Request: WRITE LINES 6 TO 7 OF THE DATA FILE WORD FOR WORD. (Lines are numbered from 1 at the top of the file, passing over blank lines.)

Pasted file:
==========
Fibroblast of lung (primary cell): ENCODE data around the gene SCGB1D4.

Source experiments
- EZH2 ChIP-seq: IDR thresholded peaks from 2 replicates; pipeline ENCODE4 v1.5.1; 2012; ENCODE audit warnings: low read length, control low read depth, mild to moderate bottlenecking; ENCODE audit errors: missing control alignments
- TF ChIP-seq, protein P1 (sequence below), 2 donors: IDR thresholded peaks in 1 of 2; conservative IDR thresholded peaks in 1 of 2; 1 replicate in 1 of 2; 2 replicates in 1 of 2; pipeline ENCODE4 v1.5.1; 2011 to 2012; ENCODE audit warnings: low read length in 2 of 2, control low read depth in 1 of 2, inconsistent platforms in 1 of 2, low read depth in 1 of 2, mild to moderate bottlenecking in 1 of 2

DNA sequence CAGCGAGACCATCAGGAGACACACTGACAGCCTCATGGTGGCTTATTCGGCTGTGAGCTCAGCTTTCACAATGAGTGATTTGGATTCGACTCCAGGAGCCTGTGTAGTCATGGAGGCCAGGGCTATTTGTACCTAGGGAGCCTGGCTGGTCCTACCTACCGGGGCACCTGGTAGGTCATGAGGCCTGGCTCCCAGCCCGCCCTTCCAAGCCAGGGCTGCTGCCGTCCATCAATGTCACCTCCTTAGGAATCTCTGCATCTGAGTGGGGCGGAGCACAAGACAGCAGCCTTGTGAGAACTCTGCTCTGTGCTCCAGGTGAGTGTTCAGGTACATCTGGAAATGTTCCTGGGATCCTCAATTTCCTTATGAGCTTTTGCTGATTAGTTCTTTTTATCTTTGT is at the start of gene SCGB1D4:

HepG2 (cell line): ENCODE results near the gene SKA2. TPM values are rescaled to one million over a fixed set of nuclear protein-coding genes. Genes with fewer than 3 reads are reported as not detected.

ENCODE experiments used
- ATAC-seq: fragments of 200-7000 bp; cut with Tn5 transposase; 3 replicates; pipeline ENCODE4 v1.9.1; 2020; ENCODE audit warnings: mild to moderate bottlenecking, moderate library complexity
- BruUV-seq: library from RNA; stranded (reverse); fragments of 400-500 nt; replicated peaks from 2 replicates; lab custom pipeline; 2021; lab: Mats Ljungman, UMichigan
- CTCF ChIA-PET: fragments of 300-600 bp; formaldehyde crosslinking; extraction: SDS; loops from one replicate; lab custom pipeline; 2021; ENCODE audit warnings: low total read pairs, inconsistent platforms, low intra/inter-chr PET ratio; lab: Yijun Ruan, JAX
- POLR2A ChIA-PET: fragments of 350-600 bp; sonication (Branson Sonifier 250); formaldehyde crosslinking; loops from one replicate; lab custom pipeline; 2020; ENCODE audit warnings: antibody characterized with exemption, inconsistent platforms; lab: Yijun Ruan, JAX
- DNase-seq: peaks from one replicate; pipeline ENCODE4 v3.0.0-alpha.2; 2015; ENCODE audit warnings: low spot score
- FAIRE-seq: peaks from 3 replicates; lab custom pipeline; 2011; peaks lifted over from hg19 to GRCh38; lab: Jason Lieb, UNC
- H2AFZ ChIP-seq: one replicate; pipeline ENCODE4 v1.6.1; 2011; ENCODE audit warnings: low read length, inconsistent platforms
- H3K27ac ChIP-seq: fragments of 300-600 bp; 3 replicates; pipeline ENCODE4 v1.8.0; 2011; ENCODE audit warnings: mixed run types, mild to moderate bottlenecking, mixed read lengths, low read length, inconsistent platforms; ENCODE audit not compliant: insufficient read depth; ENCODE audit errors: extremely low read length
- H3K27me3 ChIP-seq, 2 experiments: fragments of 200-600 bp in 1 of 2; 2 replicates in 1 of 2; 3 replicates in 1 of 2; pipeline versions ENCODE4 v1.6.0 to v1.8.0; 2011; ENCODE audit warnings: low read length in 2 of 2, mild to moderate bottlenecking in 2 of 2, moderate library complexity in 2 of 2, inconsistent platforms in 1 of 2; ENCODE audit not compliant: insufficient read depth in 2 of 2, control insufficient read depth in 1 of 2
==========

HepG2 (cell line): ENCODE results near the gene SKA2. TPM values are rescaled to one million over a fixed set of nuclear protein-coding genes. Genes with fewer than 3 reads are reported as not detected.

ENCODE experiments used